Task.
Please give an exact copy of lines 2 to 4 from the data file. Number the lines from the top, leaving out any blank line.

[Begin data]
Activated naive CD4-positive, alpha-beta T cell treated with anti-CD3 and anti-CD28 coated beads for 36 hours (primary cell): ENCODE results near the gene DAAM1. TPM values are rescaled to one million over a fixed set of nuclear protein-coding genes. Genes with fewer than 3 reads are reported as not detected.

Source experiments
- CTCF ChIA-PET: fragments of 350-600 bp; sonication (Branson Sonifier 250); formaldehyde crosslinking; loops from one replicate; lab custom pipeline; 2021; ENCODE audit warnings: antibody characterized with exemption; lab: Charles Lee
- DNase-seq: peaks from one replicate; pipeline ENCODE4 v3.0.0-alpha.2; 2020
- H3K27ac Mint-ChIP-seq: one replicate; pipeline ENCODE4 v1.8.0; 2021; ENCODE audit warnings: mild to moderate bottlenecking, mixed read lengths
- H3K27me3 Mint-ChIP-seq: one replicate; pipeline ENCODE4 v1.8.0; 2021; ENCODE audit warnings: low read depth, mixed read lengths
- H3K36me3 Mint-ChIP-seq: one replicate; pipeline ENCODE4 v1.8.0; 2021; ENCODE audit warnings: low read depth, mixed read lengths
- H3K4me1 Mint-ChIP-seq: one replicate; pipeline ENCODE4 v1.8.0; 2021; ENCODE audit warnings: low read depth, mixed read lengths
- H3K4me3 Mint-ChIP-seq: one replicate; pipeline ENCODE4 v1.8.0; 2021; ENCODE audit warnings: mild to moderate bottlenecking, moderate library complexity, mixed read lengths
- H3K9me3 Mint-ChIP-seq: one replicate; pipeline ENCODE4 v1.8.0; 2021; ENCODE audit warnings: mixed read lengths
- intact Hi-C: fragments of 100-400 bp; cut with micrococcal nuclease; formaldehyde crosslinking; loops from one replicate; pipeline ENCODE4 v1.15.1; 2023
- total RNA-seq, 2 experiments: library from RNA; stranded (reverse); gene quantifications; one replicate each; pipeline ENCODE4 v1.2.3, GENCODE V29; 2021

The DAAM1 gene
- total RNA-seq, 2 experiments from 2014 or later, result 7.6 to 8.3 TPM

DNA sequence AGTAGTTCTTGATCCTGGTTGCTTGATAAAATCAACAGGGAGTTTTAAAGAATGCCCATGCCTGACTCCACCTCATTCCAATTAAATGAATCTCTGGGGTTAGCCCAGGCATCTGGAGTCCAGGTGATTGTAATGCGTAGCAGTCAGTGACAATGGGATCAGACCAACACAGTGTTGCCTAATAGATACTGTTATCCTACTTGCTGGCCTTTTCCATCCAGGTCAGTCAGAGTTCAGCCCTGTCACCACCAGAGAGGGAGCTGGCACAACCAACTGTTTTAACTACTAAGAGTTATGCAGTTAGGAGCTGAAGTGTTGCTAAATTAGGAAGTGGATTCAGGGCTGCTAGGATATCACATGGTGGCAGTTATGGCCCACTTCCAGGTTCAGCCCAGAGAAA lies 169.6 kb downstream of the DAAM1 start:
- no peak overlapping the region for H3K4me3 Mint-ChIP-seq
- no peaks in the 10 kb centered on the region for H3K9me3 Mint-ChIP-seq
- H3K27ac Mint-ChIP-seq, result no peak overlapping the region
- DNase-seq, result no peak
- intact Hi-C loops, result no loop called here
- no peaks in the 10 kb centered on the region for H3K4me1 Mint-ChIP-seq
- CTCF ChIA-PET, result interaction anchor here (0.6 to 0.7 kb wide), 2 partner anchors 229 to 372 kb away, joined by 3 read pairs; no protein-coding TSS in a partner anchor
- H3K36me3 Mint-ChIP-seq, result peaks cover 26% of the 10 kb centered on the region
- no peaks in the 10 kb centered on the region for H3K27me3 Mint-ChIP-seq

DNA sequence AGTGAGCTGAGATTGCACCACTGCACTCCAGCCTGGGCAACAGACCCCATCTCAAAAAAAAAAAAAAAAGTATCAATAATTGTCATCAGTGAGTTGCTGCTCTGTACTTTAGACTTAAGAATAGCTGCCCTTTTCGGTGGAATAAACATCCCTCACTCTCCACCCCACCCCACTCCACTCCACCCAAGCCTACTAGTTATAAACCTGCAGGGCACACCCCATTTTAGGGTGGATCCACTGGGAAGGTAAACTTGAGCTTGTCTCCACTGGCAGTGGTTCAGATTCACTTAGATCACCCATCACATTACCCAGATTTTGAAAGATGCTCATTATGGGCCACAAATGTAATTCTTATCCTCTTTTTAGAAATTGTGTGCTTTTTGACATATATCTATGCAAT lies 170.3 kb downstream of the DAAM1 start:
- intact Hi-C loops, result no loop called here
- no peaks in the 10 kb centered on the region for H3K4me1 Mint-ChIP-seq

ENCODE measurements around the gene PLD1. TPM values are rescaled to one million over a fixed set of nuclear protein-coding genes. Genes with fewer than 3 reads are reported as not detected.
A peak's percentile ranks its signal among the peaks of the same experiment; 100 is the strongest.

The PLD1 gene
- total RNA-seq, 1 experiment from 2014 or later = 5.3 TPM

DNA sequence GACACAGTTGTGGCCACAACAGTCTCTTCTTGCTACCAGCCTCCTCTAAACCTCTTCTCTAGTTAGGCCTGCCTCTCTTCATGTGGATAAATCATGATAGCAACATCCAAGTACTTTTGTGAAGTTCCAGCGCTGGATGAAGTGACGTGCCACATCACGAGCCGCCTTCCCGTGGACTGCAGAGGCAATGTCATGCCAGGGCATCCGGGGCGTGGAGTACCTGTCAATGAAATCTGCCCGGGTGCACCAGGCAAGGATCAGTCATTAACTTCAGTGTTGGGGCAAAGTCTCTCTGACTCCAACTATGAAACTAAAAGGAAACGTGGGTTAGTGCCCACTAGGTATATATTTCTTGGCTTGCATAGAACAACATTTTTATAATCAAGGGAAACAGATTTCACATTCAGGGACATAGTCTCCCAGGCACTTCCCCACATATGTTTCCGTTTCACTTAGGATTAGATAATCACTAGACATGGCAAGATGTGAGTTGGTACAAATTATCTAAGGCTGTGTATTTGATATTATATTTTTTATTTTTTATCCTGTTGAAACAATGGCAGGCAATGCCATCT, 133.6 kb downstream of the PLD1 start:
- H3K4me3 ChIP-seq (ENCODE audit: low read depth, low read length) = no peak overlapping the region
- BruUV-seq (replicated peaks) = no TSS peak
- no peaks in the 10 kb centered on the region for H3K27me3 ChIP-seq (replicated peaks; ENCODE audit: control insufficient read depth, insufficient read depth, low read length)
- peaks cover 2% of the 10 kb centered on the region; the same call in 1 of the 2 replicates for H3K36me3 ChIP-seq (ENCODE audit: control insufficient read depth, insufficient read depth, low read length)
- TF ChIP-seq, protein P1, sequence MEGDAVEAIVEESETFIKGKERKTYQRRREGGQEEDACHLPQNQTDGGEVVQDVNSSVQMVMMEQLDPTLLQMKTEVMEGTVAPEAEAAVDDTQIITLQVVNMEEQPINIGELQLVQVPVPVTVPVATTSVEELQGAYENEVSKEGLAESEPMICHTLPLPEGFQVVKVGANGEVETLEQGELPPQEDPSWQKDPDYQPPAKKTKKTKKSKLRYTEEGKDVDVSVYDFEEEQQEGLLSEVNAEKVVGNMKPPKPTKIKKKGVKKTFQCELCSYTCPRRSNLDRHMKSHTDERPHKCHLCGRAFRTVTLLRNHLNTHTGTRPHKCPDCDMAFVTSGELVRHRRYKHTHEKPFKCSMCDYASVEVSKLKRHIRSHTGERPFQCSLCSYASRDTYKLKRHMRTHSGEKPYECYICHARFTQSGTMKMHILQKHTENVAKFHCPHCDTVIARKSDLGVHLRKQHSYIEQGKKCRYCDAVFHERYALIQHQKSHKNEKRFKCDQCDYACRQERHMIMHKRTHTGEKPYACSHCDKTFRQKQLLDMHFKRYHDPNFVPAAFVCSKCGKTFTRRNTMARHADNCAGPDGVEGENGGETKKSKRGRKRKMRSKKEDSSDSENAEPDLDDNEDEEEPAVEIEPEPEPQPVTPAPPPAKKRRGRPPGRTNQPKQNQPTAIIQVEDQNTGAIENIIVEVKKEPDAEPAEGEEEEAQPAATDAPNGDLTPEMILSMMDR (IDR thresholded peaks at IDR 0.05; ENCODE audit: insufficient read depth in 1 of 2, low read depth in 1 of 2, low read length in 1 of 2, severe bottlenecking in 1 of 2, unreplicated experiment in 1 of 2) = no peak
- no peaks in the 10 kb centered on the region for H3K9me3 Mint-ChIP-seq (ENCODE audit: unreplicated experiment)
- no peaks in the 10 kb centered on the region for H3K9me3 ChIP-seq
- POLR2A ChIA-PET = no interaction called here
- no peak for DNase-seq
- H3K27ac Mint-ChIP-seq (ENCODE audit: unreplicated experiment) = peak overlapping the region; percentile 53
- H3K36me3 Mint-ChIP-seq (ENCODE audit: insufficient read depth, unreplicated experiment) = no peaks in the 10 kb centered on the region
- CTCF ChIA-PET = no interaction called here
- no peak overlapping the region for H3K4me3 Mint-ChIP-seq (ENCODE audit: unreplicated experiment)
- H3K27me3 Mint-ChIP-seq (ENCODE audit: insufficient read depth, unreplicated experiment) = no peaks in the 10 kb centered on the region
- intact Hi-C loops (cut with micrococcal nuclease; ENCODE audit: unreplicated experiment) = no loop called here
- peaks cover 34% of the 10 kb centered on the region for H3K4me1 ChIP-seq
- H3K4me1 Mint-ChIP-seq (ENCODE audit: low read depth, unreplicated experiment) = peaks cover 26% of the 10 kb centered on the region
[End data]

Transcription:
Source experiments
- CTCF ChIA-PET: fragments of 350-600 bp; sonication (Branson Sonifier 250); formaldehyde crosslinking; loops from one replicate; lab custom pipeline; 2021; ENCODE audit warnings: antibody characterized with exemption; lab: Charles Lee
- DNase-seq: peaks from one replicate; pipeline ENCODE4 v3.0.0-alpha.2; 2020